Photo by Timothy NorrisWe moved to Los Angeles because we found horizontal insanity to be better than vertical insanity, explained Mark Mothersbaugh during his greeting at the Walt Disney Concert Hall last night, where a dozen songwriters from points across the globe gathered to share two songs apiece for the rapt crowd. Part of the remarkable Concrete Frequency series, the event, called Songs of the City, was less a song circle than a song crescent. Each performer faced the crowd while the others sat in a faux-living room behind them. One by one, the artists delivered songs on guitar, piano or some combination thereof. There was no campfire because were in a city, where comfy couches and concert halls offer warmth.
Review and captons by Randall Roberts
Photo by Timothy NorrisL.A.'s Biirdie began the evening with beautiful California harmonies and odes to apartment living, and later accompanied Belle and Sebastian's Stevie Jackson for one of the evening's highlights.
Photo by Timothy NorrisFranklin Bruno delivered a heartbreaking rendition of his lovelorn Tired of the West, and set a high standard for so early in the evening.
Photo by Timothy NorrisAnnie Stela at the piano
Photo by Timothy NorrisZach Rogue of Rogue Wave delivered a softer, gentler vibe, with songs that bent in the wind.
Photo by Timothy NorrisIs there a better song about a city than X's Los Angeles? John Doe conjured a grim, forbidding version of the classic.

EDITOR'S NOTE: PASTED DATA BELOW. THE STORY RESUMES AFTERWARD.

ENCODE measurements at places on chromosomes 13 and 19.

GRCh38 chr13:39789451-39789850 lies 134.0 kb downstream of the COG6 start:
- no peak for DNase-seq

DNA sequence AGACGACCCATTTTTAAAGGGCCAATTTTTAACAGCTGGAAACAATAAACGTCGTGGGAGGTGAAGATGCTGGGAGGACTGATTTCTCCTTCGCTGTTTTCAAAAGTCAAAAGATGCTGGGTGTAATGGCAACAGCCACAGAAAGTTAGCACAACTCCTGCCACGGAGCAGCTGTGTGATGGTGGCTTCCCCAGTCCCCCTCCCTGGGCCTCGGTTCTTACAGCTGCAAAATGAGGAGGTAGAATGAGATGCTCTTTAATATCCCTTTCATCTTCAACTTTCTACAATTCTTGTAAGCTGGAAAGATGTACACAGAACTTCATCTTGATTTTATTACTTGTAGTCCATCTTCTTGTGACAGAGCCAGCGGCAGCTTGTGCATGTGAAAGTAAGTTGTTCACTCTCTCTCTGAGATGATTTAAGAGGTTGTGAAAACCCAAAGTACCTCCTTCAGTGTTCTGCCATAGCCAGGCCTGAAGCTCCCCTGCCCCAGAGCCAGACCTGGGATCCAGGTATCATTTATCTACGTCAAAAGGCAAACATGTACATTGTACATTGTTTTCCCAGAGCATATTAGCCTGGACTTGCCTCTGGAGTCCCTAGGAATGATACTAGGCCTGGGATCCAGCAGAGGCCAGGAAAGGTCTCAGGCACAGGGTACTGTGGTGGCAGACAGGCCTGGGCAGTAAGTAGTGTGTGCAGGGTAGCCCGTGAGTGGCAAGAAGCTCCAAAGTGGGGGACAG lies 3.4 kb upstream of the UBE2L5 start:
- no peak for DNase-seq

Photo by Timothy NorrisJohn Doe at "Concrete Frequency"
Photo by Timothy NorrisMoney Mark
Photo by Timothy NorrisThe evening offered a lesson in the elasticity of both time and the human mind. Great songwriters managed to make ten minutes feel like a camera flash, created a fully formed world; conversely, mediocre songwriters somehow transformed the span of a mere two songs into an interminable, Kafkaesque exercise in watch-tapping. Money Mark missed the mark with his ode to a Black Butterfly.
Photo by Timothy NorrisStevie Jackson of Belle and Sebastian may sing fewer songs than bandmate Stuart Murdoch, but Jackson's got a prettier voice. He didn't do our favorite song of his, Seymour Stein, about the Sire Records founder, but with the help of Biirdie he did a perfect version of Electric Box, about restless youth in Glasgow and the police who pester them.
Photo by Timothy NorrisZooey Deschanel performed two cover songs with M. Ward accompanying her. The biggest crime of the night was that Ward didn't play even one of his own songs. Rather, one of the best songwriters of the '00s was relegated to supporting Deschanel, who delivered two striking, though a bit over-sung, covers: Lonesome Town and I Put a Spell on You.
Photo by Timothy NorrisIs it just me, or is Sondre Lerche kind of a hot dog? He seemed it at the Disney; he talked too much and was a bit too clever, kind of like his songs.
Photo by Timothy NorrisInara George of The Bird and the Bee performed with Van Dyke Parks. Their rendition of the Randy Newman-penned Vine Street was spine-tingling. The two are working together on George's next album.
Photo by Timothy NorrisInara George and Van Dyke Parks
Photo by Timothy NorrisGrizzly Bear's Daniel Rossen seemed a bit overwhelmed by George and Parks' performance. I didn't know I was going to have to follow 'Vine Street,' he said, exasperated. He stepped up, however, and offered two perfect songs.
Photo by Timothy NorrisBob Mould
Photo by Timothy NorrisThe final songs of the night arrived via TV on the Radio's Kyp Malone. The crowd by then had witnessed a handful of breathtaking performances, but Malone managed within moments of opening his mouth to capture the essence of song and transfix the audience's heart.